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AgeTech – the challenges and opportunities around technology and family caregiving

Senior man checking medical data on smartwatch

By Marguerite Ro, AARP State Director

Marguerite Ro 2.jpg

Technology is a crucial component in most aspects of our lives, including caregiving. Whether it’s virtual doctor appointments, medical alert systems, or managing the thermostats in our homes, there are a growing number of devices, web-based services and options to wade through. At the core of caregiving is ensuring the health and well-being of our loved ones. Are caregivers using technology in their caregiver role and how can technology support family caregiving?

In a recent 2022 AARP survey of U.S. Caregivers’ Use of Technology, eight-in-ten adult caregivers reported using technology to assist with caregiving at least once per month, albeit with differences across age groups. Millennial and Gen X caregivers are more likely to use technology for caregiving assistance daily, whereas many Baby Boomer caregivers report never using technology in their caregiving role.

In terms of technology, caregivers under age 65 were more likely to say they were extremely or more comfortable with using smart phones, the Internet, and computers than those over 65. Less than half of caregivers over 65 reported being comfortable with those devices. There is less comfort across all ages with the use of in-home technologies such as Siri, Alexa, or Google Assistant.

Caregivers use their phones and Internet to find support and services such as food deliveries, prescription refills, and ordering household supplies. Also popular are how-to and educational videos on topics such as home repairs. Over the pandemic, videoconferencing and webinars were important tools to stay connected and informed. AARP Washington ( continues to hold many online and virtual events, including the popular “Fraud Watch Friday” events where folks can bring their questions about frauds and scams.

Clearly, there are many benefits and challenges related to technology for caregivers and their loved ones. Having information right at one’s fingertips can be helpful, be it medical records or care plans. For family caregivers who live at a distance from their loved ones, being able to communicate by video and ascertain what is happening in real time is a major benefit of today’s smartphones and monitoring devices. New devices that help detect falls or programs that can provide daily medication reminders support older loved ones to live independently and age in place. And devices that allow individuals to identify who is calling or who is at the front door can help older adults feel more secure in their homes.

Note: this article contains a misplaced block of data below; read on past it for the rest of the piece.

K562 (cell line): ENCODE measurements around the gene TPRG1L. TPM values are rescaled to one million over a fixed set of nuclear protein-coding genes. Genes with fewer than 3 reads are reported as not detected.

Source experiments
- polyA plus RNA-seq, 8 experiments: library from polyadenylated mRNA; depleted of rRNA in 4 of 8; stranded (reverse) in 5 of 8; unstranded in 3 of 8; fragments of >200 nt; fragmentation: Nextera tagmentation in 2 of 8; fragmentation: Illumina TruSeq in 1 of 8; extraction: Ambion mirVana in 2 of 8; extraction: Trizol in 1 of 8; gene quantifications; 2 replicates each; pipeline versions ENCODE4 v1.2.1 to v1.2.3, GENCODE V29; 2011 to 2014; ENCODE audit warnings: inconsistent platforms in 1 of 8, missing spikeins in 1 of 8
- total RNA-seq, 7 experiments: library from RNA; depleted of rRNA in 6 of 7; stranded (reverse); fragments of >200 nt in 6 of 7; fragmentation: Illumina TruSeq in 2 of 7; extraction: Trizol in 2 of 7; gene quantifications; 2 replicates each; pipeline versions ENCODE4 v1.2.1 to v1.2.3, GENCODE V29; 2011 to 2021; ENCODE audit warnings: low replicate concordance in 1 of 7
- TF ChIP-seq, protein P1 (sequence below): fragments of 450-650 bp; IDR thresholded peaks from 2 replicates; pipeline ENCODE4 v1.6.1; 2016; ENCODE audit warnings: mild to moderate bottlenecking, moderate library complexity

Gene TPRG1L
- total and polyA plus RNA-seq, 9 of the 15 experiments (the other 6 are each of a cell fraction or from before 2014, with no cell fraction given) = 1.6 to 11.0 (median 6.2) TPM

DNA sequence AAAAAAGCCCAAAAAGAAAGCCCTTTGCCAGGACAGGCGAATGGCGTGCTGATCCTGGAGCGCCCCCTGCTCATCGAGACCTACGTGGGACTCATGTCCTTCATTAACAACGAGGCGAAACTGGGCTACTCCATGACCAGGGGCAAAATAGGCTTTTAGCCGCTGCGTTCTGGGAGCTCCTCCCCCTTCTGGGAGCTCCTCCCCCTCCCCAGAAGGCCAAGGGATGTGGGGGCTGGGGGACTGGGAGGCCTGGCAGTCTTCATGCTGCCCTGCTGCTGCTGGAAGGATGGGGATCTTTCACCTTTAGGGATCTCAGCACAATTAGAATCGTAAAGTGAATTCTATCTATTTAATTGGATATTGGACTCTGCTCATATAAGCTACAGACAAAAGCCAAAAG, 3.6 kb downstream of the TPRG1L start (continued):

Of course, issues of access to technology and broadband, the need for user-friendly devices, data privacy, and cybersecurity are critical topics to be addressed with older technology users in mind. Programs such as Senior Planet from AARP ( are working to ensure that older adults are included in the digital revolution by providing education and training on how to use apps like Instagram, MyChart, or Zoom.

The power of technology is immense. The challenge is how to ensure that advancements in technology support the well-being of us all as we age, including support for family caregiving. Given that we have over 820,000 family caregivers in Washington providing 770 million hours of care a year, the opportunity is now. For more information, visit

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